COVID-19 and the Future of Long-Term Care

Daughter Carmen Gray and grandson Tyler Schrock visit with Susan Hailey on Mother’s Day at the Life Care Center of Kirkland, a long-term care facility linked to several coronavirus deaths in Kirkland, Wash., May 10, 2020. (Lindsey Wasson/Reuters)
The coronavirus pandemic has created an impetus for change in the way we administer congregate care to those who need it.

NRPLUS MEMBER ARTICLE U niversity of California, Berkeley urban-policy professor Carol Galante, writing in the New York Times last week, argued that “now is the time” for cities “to embrace density.” She worried that NIMBY types might be emboldened by a coronavirus that preys on the closely congregated, and insisted that society has “an obligation to ignore the short-term reactionary impulse to blame density for the spread of the coronavirus and instead use this opportunity to rethink the policies that impede the construction of new housing, at more price levels, in the places where housing is most needed.”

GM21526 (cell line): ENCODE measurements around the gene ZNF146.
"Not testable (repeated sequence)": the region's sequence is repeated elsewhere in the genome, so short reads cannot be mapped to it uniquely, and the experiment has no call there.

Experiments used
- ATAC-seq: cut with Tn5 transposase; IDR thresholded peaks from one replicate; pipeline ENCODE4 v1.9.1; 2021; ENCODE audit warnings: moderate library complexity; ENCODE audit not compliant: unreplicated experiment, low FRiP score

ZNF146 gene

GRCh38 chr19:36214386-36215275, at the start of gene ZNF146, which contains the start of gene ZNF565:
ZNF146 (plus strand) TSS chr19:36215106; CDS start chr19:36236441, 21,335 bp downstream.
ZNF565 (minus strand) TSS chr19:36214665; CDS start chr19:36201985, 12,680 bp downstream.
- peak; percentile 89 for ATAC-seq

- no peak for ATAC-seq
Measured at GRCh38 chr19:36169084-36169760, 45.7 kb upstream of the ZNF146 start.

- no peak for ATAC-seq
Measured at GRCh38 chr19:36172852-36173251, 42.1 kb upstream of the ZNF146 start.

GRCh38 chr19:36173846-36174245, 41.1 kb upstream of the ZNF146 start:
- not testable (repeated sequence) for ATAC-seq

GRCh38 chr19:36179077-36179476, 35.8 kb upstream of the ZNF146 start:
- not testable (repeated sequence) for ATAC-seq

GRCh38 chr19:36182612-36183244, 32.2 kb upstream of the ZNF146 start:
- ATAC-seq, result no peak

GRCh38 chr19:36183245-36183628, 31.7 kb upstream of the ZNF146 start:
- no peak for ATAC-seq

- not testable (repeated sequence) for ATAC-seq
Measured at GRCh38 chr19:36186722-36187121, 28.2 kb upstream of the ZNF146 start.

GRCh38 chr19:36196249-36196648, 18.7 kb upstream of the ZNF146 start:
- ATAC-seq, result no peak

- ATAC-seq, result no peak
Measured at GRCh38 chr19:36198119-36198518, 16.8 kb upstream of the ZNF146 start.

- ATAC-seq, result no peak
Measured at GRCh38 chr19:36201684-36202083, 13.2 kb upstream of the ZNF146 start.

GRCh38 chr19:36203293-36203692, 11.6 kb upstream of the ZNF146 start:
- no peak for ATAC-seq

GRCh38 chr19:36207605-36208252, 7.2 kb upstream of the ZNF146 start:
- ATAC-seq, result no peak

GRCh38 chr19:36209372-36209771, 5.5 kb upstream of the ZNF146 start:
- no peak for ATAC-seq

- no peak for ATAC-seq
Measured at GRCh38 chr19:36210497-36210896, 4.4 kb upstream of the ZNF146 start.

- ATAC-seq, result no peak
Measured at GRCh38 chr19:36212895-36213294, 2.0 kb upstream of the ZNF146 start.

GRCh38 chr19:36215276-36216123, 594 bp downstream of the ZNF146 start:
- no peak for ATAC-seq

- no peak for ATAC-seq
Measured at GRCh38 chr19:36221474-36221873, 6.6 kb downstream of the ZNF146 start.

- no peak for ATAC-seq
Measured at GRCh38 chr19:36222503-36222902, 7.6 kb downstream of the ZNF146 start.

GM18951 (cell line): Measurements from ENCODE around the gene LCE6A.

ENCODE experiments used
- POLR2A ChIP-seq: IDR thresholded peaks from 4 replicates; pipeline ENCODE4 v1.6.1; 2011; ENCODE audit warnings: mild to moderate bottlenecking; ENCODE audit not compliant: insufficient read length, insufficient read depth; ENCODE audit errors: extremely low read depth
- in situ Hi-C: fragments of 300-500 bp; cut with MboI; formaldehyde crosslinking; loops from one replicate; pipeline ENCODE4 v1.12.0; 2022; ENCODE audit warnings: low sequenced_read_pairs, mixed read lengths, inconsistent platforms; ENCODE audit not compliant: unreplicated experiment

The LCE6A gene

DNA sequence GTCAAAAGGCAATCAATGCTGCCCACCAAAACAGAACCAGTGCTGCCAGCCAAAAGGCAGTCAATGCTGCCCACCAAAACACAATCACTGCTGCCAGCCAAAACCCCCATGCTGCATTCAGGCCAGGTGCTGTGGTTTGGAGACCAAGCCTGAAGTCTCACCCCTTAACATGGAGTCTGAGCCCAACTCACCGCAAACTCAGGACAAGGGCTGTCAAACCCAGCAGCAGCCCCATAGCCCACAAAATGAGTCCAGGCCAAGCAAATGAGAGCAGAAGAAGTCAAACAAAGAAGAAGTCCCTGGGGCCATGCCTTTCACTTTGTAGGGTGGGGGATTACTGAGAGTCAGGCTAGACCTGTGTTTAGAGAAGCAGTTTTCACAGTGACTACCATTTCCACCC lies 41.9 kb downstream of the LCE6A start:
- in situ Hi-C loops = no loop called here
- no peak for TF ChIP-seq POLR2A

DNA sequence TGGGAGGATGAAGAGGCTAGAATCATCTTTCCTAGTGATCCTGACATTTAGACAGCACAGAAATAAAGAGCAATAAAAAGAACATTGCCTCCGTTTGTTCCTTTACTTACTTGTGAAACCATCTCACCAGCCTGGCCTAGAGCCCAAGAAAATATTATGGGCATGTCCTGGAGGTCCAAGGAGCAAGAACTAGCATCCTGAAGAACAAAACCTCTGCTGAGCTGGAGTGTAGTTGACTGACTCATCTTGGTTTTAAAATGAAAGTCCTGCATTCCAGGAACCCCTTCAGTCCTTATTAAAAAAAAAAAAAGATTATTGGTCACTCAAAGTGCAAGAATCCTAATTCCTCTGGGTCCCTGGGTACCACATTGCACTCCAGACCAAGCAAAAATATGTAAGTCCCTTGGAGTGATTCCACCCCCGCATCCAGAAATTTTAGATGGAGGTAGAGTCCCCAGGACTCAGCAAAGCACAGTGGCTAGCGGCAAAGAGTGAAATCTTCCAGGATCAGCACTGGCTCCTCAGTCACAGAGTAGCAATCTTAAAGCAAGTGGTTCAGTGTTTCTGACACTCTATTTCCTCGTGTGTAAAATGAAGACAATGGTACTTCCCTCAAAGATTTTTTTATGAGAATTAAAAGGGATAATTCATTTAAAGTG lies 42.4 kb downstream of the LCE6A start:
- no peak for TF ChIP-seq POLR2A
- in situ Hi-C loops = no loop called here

Galante’s opponents — you will not be

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